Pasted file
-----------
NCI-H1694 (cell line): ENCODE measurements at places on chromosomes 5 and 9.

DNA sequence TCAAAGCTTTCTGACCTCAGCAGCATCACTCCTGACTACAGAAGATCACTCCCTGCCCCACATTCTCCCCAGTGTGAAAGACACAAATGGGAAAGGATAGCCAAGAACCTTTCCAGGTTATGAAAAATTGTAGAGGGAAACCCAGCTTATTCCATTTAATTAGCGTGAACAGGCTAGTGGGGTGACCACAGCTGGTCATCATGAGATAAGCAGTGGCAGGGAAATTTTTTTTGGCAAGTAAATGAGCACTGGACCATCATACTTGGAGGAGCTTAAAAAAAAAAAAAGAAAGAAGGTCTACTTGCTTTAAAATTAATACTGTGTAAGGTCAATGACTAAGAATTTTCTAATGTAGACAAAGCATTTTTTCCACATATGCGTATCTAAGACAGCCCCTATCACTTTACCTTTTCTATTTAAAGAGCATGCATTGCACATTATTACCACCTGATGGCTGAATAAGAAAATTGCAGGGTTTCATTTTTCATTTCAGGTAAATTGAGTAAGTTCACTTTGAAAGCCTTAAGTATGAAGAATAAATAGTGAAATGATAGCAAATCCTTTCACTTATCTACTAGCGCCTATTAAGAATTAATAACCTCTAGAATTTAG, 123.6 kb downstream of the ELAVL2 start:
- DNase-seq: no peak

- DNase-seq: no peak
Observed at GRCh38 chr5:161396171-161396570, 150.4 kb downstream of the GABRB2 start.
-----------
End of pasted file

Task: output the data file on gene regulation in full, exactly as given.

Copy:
NCI-H1694 (cell line): ENCODE measurements at places on chromosomes 5 and 9.

DNA sequence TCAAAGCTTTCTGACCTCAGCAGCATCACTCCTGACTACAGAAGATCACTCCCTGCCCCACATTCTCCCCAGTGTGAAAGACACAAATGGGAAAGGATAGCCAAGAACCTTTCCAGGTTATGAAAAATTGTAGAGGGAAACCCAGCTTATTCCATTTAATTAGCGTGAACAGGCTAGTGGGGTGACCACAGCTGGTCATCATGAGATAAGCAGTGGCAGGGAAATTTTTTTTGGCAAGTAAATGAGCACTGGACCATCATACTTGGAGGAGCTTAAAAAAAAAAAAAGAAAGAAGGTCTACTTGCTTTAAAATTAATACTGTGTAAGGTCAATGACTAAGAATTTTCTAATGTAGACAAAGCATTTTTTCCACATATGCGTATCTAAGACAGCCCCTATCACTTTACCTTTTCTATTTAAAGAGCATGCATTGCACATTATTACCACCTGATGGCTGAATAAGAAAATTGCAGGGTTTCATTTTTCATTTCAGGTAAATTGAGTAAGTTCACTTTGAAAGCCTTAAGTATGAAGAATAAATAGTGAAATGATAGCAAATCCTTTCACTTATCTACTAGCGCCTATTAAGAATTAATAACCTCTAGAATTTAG, 123.6 kb downstream of the ELAVL2 start:
- DNase-seq: no peak

- DNase-seq: no peak
Observed at GRCh38 chr5:161396171-161396570, 150.4 kb downstream of the GABRB2 start.